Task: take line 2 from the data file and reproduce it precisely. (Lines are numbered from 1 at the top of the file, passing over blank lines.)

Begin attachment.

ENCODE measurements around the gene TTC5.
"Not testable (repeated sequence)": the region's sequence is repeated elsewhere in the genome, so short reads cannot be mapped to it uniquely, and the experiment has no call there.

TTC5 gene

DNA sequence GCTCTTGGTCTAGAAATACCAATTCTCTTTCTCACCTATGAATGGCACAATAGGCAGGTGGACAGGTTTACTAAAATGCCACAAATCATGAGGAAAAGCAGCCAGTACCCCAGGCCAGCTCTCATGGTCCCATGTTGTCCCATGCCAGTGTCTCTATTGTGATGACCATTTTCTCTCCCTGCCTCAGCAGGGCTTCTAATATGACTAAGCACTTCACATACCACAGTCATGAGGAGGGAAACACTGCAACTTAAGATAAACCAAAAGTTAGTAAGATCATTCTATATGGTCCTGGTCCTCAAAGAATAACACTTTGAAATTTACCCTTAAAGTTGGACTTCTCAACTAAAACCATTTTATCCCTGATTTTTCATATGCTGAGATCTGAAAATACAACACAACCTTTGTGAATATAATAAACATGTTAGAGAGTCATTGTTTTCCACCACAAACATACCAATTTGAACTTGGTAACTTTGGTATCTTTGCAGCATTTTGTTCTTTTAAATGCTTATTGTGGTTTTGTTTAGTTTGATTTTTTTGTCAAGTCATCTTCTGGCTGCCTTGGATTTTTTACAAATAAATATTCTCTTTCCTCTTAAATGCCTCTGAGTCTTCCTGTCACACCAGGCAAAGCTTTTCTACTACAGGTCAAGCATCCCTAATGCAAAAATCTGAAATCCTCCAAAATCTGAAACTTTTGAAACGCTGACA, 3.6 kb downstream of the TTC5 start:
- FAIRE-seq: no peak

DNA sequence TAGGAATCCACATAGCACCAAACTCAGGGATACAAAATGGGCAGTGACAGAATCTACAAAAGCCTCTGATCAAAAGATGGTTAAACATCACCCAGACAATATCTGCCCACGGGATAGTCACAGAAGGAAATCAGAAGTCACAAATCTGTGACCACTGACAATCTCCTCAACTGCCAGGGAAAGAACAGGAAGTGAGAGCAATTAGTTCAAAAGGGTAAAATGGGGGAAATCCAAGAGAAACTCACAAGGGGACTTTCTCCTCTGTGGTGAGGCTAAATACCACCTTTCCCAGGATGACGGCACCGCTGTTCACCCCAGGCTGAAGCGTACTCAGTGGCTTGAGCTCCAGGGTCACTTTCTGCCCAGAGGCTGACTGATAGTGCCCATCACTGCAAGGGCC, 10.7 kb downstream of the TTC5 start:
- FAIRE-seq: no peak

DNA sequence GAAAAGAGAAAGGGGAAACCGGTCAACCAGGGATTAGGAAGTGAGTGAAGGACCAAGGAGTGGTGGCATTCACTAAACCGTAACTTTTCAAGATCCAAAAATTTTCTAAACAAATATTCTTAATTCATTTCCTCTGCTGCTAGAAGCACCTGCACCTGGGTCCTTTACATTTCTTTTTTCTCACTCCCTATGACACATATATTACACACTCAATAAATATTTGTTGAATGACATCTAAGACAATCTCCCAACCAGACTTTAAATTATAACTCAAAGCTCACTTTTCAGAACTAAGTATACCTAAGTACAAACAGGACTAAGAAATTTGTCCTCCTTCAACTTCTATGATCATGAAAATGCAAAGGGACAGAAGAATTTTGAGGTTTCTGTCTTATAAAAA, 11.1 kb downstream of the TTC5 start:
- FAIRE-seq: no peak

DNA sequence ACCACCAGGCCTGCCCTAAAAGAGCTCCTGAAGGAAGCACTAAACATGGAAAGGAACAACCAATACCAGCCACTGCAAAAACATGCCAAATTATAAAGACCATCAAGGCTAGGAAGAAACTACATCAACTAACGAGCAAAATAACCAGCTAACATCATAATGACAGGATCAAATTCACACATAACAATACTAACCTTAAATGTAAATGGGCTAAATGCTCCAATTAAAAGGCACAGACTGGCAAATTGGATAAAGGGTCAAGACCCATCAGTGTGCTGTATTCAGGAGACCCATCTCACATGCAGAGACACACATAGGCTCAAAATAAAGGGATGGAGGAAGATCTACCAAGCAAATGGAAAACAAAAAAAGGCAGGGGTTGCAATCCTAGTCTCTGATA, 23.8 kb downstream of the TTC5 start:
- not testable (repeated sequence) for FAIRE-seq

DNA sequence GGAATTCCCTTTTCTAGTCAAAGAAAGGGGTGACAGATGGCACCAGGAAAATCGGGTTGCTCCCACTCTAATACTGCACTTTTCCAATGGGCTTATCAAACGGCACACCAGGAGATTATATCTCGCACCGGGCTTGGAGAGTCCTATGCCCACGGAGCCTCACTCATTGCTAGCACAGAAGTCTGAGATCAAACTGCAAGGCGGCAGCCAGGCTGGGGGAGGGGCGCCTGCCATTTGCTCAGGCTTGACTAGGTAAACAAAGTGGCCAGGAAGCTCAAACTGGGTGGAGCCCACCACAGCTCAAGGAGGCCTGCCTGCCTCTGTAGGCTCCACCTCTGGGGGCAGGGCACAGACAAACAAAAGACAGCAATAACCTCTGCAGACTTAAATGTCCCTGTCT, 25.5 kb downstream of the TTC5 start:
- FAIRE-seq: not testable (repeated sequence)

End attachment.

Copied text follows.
"Not testable (repeated sequence)": the region's sequence is repeated elsewhere in the genome, so short reads cannot be mapped to it uniquely, and the experiment has no call there.